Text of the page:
What difference does human connection make to student success? Does it matter if students come to in-person lectures? And what if students turn to AI for help with academic tasks rather than asking a librarian or someone in student support?

This episode takes on these questions, ones that have driven headlines on Times Higher Education, to examine the topics of student attendance in lectures and whether students’ use of AI might be making them lonelier. We talk to two Australian academics who both touch on questions of human connection in their work. 

Jan Slapeta is a professor of veterinary and molecular parasitology and associate head of research in the Faculty of Science at the University of Sydney. He first talked to THE in 2022 when his tweet of a photo of an empty lecture hall touched a nerve in the Twitter-verse – and we later named him among the academics who shaped the year’s conversations. Here, he explains why he is feeling optimistic about in-person teaching in 2024. His insights, as you’ll hear, are as insightful and heartening as his tips for new teachers.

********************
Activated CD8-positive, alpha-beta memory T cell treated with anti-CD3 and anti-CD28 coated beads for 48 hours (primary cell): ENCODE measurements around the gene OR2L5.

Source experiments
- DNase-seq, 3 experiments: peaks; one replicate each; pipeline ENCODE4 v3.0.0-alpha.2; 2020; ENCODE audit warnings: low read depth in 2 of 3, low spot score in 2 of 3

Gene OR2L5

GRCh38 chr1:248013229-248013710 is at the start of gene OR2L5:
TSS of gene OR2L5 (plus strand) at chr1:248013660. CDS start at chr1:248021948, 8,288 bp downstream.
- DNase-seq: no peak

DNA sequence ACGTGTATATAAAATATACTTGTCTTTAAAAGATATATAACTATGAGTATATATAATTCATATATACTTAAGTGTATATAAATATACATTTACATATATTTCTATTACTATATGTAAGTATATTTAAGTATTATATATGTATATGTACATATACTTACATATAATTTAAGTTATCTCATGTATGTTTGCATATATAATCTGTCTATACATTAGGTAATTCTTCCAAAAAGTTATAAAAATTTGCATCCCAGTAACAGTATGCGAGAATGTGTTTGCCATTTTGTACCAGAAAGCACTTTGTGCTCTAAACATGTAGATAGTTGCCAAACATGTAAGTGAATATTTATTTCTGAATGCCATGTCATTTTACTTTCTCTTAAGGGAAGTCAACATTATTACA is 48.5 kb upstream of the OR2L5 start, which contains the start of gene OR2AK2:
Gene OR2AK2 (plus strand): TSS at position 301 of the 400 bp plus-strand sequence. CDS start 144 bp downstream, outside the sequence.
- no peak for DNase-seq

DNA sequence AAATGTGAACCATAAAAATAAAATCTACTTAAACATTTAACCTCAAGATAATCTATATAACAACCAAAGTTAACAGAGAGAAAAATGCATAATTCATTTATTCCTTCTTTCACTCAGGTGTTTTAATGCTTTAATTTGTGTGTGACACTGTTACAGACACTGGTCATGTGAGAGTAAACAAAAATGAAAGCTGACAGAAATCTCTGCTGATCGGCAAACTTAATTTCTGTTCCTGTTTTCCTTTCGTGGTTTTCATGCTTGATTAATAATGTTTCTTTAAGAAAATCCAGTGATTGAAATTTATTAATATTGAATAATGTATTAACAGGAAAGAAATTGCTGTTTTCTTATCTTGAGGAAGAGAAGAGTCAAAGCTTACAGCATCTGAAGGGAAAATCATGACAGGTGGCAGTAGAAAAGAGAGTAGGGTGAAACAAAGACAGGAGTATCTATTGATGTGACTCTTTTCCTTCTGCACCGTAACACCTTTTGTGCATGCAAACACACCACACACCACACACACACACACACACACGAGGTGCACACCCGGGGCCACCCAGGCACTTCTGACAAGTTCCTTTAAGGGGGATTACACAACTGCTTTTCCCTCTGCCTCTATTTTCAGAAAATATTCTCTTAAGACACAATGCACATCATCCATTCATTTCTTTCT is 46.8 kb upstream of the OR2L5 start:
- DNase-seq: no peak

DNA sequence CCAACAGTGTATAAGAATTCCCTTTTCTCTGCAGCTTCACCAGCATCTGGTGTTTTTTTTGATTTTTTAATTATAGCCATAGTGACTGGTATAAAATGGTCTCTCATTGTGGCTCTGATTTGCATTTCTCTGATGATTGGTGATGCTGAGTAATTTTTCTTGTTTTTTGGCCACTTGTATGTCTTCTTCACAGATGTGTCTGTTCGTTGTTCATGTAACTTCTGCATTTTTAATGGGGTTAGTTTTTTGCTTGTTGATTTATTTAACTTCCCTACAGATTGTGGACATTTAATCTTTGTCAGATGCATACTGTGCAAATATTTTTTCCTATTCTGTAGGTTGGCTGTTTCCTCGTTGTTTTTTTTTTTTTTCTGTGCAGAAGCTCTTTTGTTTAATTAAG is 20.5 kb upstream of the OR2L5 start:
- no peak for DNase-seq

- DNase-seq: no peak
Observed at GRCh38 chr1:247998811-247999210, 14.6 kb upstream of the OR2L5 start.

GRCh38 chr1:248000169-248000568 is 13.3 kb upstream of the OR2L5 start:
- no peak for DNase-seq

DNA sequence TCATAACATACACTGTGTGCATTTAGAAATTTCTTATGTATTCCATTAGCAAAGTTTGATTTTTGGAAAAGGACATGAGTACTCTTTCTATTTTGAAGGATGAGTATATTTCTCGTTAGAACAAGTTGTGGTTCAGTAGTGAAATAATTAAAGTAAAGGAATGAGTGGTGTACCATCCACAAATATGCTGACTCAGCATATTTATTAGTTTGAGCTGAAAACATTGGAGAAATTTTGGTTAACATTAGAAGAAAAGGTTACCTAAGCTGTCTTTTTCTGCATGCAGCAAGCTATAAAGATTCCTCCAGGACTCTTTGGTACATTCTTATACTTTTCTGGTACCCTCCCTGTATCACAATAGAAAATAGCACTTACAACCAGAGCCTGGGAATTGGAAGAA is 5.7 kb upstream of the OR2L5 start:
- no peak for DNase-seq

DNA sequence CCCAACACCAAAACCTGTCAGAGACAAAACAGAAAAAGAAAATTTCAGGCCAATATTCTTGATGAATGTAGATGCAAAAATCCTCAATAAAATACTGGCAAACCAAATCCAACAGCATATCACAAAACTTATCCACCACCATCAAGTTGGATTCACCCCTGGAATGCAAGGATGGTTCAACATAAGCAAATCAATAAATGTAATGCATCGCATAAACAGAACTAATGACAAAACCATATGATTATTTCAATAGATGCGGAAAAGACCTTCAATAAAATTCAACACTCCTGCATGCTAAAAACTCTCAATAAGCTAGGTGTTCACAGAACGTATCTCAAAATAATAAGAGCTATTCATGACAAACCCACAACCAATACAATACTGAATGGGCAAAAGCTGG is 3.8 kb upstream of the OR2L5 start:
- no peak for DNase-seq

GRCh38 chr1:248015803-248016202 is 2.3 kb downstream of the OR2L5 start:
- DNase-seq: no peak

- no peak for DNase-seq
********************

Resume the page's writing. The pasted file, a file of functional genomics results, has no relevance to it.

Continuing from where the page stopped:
Joseph Crawford is a senior lecturer in management in the Tasmanian School of Business at the University of Tasmania. He caught our attention with a paper, co-authored with Kelly-Ann Allen and Bianca Pani, both from Monash University, and Michael Cowling, from Central Queensland University, called “When artificial intelligence substitutes humans in higher education: the cost of loneliness, student success and retention”. Our conversation ranged from what belonging and loneliness actually are to what happens when students turn to AI over real-life relationships.


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